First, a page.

In examining the demands of social justice in India, it is important to distinguish between an arrangement-focused view of justice, on the one hand, and a realisation-focused understanding of justice, on the other. Sometimes justice is conceptualised in terms of certain organisational arrangements – some institutions, some regulations, some behavioural rules – the active presence of which indicates that justice is being done. The question to ask here is whether the demands of justice must be only about getting the institutions and rules right.

Proceeding beyond them, should we not also have to examine what does emerge in the society, including the kind of lives that people can actually lead, given the institutions and rules and also other influences?

The basic argument for a realisation-focused understanding, for which I would argue, is that justice cannot be divorced from the actual world that emerges. Of course, institutions and rules are very important in influencing what happens, and also they are part and parcel of the actual world as well, but the realised actuality goes well beyond the organizational picture.

This is a critically important distinction in the history of theories of justice, including those in Europe and the West. But I begin with a demarcation that has a clear role in Indian intellectual debates, going back to the Sanskrit literature on the subject. Two distinct words – niti and nyaya – both of which stand for justice in classical Sanskrit, actually help us to differentiate between these two separate concentrations. It is true, of course, that words such as niti and nyaya have been used in many different senses in different philosophical and legal discussions in ancient India, but there is still a basic distinction between the respective concentrations of niti and nyaya.

Among the principal uses of the term niti are organisational propriety and behavioural correctness. In contrast with niti, the term nyaya stands for a more comprehensive concept of realised justice. In that line of vision, the roles of institutions, rules, and organisation, important as they are, have to be assessed in the broader and more inclusive perspective of nyaya, which is inescapably linked with the world that actually emerges, not just the institutions or rules we happen to have…


A realisation-focused perspective makes it easy to see the importance of the prevention of manifest injustice in the world, rather than focusing on the search for perfection. As the example of matsyanyaya makes clear, the subject of justice is not merely about trying to achieve – or dreaming about achieving – some perfectly just society or social arrangements, but about preventing manifestly severe injustice (like avoiding the dreadful state of matsyanyaya).

For example, when people agitated for the abolition of slavery in the eighteenth and nineteenth centuries, they were not labouring under the illusion that the abolition of slavery would make the world perfectly just. It was their claim, rather, that a society with slavery was totally unjust. That much, they argued, was absolutely clear, even if it might be very hard to identify (not to mention, achieve) a perfectly just society.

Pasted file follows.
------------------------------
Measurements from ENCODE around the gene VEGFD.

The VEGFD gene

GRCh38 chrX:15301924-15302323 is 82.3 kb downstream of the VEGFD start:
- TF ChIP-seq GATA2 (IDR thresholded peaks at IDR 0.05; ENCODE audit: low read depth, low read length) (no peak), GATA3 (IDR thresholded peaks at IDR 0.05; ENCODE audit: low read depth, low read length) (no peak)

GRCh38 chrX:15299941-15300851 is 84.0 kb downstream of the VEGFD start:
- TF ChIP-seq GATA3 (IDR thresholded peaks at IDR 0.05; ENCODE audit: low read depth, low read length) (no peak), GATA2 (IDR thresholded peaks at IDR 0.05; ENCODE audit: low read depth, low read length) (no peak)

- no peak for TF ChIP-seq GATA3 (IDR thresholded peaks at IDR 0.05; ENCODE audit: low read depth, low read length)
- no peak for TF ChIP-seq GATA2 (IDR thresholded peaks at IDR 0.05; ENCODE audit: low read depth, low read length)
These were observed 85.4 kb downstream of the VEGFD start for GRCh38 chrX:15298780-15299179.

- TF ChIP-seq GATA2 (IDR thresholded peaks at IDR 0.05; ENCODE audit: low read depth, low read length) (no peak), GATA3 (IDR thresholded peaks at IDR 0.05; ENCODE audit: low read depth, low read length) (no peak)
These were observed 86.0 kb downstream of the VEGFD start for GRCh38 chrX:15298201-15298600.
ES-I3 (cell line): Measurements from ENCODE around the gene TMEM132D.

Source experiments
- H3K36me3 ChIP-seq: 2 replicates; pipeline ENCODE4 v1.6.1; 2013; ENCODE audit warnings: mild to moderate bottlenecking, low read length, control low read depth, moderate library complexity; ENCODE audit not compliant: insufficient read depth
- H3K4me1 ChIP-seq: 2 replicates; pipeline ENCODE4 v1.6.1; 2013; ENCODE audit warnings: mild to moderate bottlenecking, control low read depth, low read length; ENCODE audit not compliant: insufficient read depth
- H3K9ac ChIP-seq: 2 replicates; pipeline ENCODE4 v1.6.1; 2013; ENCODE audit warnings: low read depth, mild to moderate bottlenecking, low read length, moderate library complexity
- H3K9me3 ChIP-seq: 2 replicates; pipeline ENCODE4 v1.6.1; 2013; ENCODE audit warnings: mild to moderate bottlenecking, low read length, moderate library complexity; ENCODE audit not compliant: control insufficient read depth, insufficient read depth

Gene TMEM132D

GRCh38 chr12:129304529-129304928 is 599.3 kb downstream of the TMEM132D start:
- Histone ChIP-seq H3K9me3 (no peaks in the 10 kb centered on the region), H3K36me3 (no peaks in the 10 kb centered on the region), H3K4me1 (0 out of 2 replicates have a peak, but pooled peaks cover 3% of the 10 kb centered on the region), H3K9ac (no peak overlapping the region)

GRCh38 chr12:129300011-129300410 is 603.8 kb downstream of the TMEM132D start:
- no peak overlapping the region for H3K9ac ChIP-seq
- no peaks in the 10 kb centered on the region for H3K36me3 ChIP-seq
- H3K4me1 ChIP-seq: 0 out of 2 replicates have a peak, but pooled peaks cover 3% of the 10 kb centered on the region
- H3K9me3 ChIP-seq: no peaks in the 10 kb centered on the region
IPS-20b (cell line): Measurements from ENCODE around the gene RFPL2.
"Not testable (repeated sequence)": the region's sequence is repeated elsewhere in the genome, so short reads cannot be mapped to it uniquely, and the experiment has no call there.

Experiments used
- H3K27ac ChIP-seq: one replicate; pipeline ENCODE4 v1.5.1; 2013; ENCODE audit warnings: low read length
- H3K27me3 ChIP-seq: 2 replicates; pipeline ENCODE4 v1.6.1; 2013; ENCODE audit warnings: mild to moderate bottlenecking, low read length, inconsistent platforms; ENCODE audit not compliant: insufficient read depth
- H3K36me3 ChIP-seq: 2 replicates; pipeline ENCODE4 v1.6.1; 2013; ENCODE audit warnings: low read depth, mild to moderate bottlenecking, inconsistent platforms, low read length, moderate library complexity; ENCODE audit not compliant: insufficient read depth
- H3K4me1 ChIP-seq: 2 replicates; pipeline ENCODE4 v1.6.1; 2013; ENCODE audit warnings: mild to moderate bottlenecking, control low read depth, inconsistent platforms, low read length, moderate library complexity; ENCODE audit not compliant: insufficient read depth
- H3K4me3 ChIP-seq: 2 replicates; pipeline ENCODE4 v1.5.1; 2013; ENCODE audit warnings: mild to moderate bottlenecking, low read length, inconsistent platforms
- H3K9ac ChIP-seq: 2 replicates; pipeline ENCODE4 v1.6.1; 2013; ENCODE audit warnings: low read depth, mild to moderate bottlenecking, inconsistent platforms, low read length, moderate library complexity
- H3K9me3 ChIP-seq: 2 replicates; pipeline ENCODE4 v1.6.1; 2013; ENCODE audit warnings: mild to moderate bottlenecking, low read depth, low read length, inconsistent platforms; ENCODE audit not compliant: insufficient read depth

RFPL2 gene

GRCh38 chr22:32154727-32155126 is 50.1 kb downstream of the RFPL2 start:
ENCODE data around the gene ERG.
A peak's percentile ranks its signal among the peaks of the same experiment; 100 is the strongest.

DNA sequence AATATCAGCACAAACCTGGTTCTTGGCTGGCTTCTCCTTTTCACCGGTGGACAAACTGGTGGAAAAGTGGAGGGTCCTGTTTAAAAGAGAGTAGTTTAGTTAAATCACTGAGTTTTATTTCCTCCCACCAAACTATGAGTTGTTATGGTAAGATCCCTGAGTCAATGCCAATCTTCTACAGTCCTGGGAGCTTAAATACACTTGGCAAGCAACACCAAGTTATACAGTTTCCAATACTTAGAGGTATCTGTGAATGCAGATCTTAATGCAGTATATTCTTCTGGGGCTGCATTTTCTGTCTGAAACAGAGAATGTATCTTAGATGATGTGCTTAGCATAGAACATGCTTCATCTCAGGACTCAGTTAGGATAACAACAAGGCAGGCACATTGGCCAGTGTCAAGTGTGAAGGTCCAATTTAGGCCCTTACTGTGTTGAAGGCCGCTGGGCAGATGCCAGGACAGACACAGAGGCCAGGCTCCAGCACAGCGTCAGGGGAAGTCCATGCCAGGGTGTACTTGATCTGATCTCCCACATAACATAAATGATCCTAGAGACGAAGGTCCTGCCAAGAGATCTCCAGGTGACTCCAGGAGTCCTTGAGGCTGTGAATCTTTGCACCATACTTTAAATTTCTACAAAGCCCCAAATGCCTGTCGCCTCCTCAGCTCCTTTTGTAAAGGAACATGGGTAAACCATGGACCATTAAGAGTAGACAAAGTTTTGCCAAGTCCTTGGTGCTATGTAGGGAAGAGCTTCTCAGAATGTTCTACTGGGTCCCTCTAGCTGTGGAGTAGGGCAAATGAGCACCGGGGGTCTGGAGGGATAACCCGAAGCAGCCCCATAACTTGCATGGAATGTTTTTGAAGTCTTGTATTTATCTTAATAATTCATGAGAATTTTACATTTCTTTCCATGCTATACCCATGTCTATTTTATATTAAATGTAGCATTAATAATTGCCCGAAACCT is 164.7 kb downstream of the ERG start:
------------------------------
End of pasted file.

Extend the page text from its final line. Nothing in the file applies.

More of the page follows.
Abolition of slavery was a matter of prevention of severe injustice and a significant advancement of justice; it was not meant to be an answer to the transcendental question of identifying a perfectly just society, or ideal social institutions.

It was on that basis that the anti-slavery agitation, with its diagnosis of intolerable injustice, saw the pursuit of that cause to be an overwhelming priority.

That historical case can also serve as something of an analogy that is very relevant to us today in India. There are, I would argue, similarly momentous manifestations of severe injustice in our own world today in India, such as appalling levels of continued child undernourishment (almost unparalleled in the rest of the world), continuing lack of entitlement to basic medical attention of the poorer members of society, and the comprehensive absence of opportunities for basic schooling for a significant proportion of the population.

Whatever else nyaya must demand (and we can have all sorts of different views of what a perfectly just India would look like), the reasoned humanity of the justice of nyaya can hardly fail to demand the urgent removal of these terrible deprivations in the world in which we actually live.

This is not only a matter for political philosophy, but also a central issue in political practice.

It is easy enough to agitate about new problems that arise and generate immediate discontent, whether it is rising petrol prices or the fear of losing national sovereignty in signing a deal with another country. These too are, of course, issues of importance, but what is to me amazing is the quiet acceptance, with relatively little political murmur, of the continuation of the astounding misery of the least advantaged people of our country.

The crowding out of political interest in the colossal and persistent deprivation of the underdogs of the Indian society through the dominance of more easily vocalisable current affairs (important as they may be) has a profound effect in weakening the pressure on the government to eradicate with the greatest of urgency the most gross and lasting injustice in India. There is something peculiarly puzzling about the priorities that are reflected in what seems to keep us awake at night.

Excerpted with the permission of Oxford University Press from the essay titled What Should Keep Us Awake At Night, from the book The Country of First Boys, Amartya Sen, published in collaboration with The Little Magazine.